CANCER OF THE VAGINA
Cancer of the vagina usually results from metastasized choriocar-cinoma or from cancer of the cervix or adjacent organs (eg, uterus, vulva, bladder, or rectum). Primary cancer of the vagina is squa-mous in origin.
Risk factors include previous cervical cancer, in utero exposure to diethylstilbestrol (DES), previous vaginal or vulvar cancer, pre-vious radiation therapy, history of HPV, or pessary use. Any pa-tient with previous cervical cancer should be examined regularly for vaginal lesions.
Before 1970, vaginal cancer occurred primarily in postmeno-pausal women. In the 1970s, it was shown that maternal inges-tion of DES affected female offspring who were exposed in utero. Benign genital tract abnormalities have occurred in some of these young women. Vaginal adenosis (abnormal tissue growth) may also occur. The risk for clear cell tumor related to DES exposure is 0.14 to 1.4 in 1,000 women. Colposcopy is indicated for all women exposed to this medication in utero. If colposcopic exam-ination discloses adenosis or a significant cervical lesion, follow-up is essential.
Vaginal pessaries, used to support prolapsed tissues, have been associated with vaginal cancer only if the devices were not cared for properly (ie, regularly cleaned and the vagina examined by a health care professional) because pessaries can be a source of chronic irritation.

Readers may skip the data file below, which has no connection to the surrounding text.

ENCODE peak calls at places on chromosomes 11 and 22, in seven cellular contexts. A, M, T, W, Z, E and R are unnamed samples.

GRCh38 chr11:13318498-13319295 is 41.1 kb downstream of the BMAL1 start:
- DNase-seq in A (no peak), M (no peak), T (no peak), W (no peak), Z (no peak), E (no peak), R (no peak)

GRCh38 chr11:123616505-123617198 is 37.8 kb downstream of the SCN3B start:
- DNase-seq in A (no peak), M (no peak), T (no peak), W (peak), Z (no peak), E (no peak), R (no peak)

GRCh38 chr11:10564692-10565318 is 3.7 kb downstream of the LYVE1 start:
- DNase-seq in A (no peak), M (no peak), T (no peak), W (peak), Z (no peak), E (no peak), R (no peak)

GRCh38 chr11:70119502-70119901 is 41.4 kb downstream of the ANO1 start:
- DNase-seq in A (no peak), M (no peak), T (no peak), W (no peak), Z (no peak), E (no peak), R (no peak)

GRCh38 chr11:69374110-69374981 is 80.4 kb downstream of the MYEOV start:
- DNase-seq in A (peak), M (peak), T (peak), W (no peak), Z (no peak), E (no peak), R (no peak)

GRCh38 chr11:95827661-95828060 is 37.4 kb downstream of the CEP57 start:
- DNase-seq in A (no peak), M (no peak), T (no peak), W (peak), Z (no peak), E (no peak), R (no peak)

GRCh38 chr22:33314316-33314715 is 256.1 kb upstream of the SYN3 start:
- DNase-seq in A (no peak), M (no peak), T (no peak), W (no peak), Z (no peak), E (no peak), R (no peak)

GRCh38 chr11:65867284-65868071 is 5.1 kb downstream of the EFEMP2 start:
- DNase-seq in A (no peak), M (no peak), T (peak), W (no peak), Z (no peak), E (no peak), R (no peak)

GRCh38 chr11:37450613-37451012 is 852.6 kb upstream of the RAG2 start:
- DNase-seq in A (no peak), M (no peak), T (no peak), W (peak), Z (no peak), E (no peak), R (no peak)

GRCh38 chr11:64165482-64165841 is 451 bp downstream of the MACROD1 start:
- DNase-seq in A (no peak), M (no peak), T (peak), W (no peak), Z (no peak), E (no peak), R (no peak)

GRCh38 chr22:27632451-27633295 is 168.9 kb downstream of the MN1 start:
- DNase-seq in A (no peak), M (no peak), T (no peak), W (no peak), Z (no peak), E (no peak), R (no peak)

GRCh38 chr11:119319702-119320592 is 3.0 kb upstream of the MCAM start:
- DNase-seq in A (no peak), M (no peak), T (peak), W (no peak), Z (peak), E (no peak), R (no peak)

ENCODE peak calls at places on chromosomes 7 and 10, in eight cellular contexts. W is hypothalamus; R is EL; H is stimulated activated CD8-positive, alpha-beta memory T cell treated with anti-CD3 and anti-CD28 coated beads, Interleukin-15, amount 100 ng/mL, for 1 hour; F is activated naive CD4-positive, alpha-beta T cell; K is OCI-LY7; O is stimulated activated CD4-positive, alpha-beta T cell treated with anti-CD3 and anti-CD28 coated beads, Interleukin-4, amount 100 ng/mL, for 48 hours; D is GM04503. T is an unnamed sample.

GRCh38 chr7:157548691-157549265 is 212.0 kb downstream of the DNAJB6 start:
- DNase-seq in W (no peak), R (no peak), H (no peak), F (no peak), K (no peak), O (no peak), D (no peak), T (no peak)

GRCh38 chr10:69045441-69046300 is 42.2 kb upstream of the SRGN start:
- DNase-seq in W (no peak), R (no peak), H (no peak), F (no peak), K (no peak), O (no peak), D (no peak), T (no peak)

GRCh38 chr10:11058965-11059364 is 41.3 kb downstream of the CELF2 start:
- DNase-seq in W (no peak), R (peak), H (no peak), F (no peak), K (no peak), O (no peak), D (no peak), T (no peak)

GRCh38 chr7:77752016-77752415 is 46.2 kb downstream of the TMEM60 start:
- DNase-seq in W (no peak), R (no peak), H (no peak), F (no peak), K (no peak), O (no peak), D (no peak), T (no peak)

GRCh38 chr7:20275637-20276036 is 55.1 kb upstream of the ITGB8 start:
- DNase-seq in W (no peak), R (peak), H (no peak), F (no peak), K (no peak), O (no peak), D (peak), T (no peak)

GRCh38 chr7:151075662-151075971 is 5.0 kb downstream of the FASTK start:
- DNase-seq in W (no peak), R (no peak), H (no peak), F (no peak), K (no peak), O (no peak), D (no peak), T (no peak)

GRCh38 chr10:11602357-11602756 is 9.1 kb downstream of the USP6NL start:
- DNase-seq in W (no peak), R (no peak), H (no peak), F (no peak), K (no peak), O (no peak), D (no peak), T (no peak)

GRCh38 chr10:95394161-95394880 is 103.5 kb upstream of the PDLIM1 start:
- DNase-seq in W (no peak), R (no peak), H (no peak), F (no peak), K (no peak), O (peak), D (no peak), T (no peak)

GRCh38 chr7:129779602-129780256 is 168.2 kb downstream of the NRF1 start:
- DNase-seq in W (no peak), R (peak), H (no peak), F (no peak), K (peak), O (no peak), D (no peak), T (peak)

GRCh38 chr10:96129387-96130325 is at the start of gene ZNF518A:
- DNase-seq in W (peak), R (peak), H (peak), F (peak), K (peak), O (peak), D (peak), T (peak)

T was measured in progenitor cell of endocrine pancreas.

Patients often do not have symptoms but may report slight bleeding after intercourse, spontaneous bleeding, vaginal discharge, pain, and urinary or rectal symptoms (or both). Diagno-sis is often by Pap smear of the vagina.
Treatment of early lesions may be local excision or administra-tion of a chemotherapeutic cream (ie, 5-fluorouracil applied with a tampon or a diaphragm). Cotton balls placed at the introitus lessen spillage, which otherwise can result in perineal irritation. Laser therapy is a common treatment option in early vaginal and vulvar cancer. Radiation, another treatment option, is delivered by external beam to the pelvis, by vaginal intracavitary radiation using a tandem and colpostats, or by interstitial vaginal implants using an obturator and vaginal template. For a tumor located in the lower third of the vagina, radical node dissection is followed by radiation.
Encouraging close follow-up by health care providers is the prime focus of nursing interventions with women who were ex-posed to DES in utero. Because DES was used only from the 1940s to the 1970s, the incidence will decrease with each subse-quent year. Emotional support for mothers and daughters is es-sential. For young women who have had vaginal reconstructive surgery, specific vagina-dilating procedures may be initiated and taught. Water-soluble lubricants are helpful in reducing painful intercourse (dyspareunia). If a lesion requiring treatment devel-ops, all aspects and effects of radiation therapy, chemotherapy, or surgery need to be explored on an individual basis.
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